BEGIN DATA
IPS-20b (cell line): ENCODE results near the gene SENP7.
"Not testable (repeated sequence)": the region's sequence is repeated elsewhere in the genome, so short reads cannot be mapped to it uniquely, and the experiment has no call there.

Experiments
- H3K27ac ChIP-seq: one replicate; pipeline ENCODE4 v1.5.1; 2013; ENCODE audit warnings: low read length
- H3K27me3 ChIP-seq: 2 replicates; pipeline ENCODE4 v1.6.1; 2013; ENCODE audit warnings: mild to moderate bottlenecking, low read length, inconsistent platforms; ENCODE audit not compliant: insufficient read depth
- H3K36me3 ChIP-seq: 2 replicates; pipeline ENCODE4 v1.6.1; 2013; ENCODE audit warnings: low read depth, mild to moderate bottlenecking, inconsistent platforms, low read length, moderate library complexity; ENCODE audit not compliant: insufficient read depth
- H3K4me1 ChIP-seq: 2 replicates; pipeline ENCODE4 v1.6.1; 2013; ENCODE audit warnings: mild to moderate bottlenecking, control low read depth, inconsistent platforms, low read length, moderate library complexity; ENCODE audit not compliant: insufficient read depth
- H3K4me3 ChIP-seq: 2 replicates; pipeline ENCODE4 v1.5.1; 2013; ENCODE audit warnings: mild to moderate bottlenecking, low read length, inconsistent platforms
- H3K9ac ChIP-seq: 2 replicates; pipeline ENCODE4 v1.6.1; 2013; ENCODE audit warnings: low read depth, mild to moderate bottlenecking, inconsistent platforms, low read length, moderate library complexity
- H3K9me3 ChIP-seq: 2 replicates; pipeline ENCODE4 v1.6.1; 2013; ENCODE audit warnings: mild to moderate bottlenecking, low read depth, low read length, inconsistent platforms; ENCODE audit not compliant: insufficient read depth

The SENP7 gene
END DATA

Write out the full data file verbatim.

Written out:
IPS-20b (cell line): ENCODE results near the gene SENP7.
"Not testable (repeated sequence)": the region's sequence is repeated elsewhere in the genome, so short reads cannot be mapped to it uniquely, and the experiment has no call there.

Experiments
- H3K27ac ChIP-seq: one replicate; pipeline ENCODE4 v1.5.1; 2013; ENCODE audit warnings: low read length
- H3K27me3 ChIP-seq: 2 replicates; pipeline ENCODE4 v1.6.1; 2013; ENCODE audit warnings: mild to moderate bottlenecking, low read length, inconsistent platforms; ENCODE audit not compliant: insufficient read depth
- H3K36me3 ChIP-seq: 2 replicates; pipeline ENCODE4 v1.6.1; 2013; ENCODE audit warnings: low read depth, mild to moderate bottlenecking, inconsistent platforms, low read length, moderate library complexity; ENCODE audit not compliant: insufficient read depth
- H3K4me1 ChIP-seq: 2 replicates; pipeline ENCODE4 v1.6.1; 2013; ENCODE audit warnings: mild to moderate bottlenecking, control low read depth, inconsistent platforms, low read length, moderate library complexity; ENCODE audit not compliant: insufficient read depth
- H3K4me3 ChIP-seq: 2 replicates; pipeline ENCODE4 v1.5.1; 2013; ENCODE audit warnings: mild to moderate bottlenecking, low read length, inconsistent platforms
- H3K9ac ChIP-seq: 2 replicates; pipeline ENCODE4 v1.6.1; 2013; ENCODE audit warnings: low read depth, mild to moderate bottlenecking, inconsistent platforms, low read length, moderate library complexity
- H3K9me3 ChIP-seq: 2 replicates; pipeline ENCODE4 v1.6.1; 2013; ENCODE audit warnings: mild to moderate bottlenecking, low read depth, low read length, inconsistent platforms; ENCODE audit not compliant: insufficient read depth

The SENP7 gene